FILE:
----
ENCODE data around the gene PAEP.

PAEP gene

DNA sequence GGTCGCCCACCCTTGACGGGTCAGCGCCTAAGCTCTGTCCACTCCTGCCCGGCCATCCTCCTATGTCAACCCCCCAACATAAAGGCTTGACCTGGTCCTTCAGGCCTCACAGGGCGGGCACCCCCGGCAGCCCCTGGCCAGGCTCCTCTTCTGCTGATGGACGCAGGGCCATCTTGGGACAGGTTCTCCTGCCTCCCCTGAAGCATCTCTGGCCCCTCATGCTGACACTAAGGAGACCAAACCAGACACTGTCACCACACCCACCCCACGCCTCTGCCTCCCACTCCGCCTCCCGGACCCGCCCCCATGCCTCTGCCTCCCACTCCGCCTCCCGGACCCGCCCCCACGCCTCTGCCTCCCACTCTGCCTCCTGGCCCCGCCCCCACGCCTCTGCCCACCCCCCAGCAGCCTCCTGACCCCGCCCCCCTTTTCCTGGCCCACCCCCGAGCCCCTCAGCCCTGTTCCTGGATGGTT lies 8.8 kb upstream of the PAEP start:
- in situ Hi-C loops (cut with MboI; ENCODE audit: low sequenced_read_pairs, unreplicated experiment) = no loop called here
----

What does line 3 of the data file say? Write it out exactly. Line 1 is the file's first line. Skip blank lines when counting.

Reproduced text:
DNA sequence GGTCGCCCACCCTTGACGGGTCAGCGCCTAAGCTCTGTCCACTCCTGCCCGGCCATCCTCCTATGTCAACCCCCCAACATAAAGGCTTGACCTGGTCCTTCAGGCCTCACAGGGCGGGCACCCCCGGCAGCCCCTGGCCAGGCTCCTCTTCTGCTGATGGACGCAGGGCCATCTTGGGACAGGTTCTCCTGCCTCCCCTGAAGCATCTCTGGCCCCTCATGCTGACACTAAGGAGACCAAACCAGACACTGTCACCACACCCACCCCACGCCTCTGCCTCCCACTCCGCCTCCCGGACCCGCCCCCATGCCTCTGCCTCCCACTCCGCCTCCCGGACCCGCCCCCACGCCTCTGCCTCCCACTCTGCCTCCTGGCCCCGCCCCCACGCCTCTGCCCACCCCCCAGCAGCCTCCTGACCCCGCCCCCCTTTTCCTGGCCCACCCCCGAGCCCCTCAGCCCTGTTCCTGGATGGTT lies 8.8 kb upstream of the PAEP start: